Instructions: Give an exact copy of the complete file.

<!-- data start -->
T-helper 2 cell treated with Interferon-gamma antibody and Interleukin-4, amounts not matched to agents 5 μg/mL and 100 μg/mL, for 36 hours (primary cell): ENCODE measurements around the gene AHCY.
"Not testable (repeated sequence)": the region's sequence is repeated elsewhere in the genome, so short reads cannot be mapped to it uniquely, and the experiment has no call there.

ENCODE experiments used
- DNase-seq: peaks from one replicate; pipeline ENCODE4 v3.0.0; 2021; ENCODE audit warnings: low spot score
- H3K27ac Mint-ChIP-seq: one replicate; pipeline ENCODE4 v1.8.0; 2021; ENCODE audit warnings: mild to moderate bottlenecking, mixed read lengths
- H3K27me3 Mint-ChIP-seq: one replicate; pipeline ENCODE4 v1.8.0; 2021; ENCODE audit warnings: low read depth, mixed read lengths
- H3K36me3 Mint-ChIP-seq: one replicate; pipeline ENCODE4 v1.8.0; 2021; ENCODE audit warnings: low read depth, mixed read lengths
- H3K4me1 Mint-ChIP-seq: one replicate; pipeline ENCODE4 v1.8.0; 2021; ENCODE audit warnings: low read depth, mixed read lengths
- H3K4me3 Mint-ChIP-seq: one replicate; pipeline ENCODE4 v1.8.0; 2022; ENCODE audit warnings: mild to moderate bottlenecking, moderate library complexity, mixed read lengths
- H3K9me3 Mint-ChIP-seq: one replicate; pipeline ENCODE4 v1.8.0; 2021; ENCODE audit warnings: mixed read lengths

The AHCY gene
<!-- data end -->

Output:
T-helper 2 cell treated with Interferon-gamma antibody and Interleukin-4, amounts not matched to agents 5 μg/mL and 100 μg/mL, for 36 hours (primary cell): ENCODE measurements around the gene AHCY.
"Not testable (repeated sequence)": the region's sequence is repeated elsewhere in the genome, so short reads cannot be mapped to it uniquely, and the experiment has no call there.

ENCODE experiments used
- DNase-seq: peaks from one replicate; pipeline ENCODE4 v3.0.0; 2021; ENCODE audit warnings: low spot score
- H3K27ac Mint-ChIP-seq: one replicate; pipeline ENCODE4 v1.8.0; 2021; ENCODE audit warnings: mild to moderate bottlenecking, mixed read lengths
- H3K27me3 Mint-ChIP-seq: one replicate; pipeline ENCODE4 v1.8.0; 2021; ENCODE audit warnings: low read depth, mixed read lengths
- H3K36me3 Mint-ChIP-seq: one replicate; pipeline ENCODE4 v1.8.0; 2021; ENCODE audit warnings: low read depth, mixed read lengths
- H3K4me1 Mint-ChIP-seq: one replicate; pipeline ENCODE4 v1.8.0; 2021; ENCODE audit warnings: low read depth, mixed read lengths
- H3K4me3 Mint-ChIP-seq: one replicate; pipeline ENCODE4 v1.8.0; 2022; ENCODE audit warnings: mild to moderate bottlenecking, moderate library complexity, mixed read lengths
- H3K9me3 Mint-ChIP-seq: one replicate; pipeline ENCODE4 v1.8.0; 2021; ENCODE audit warnings: mixed read lengths

The AHCY gene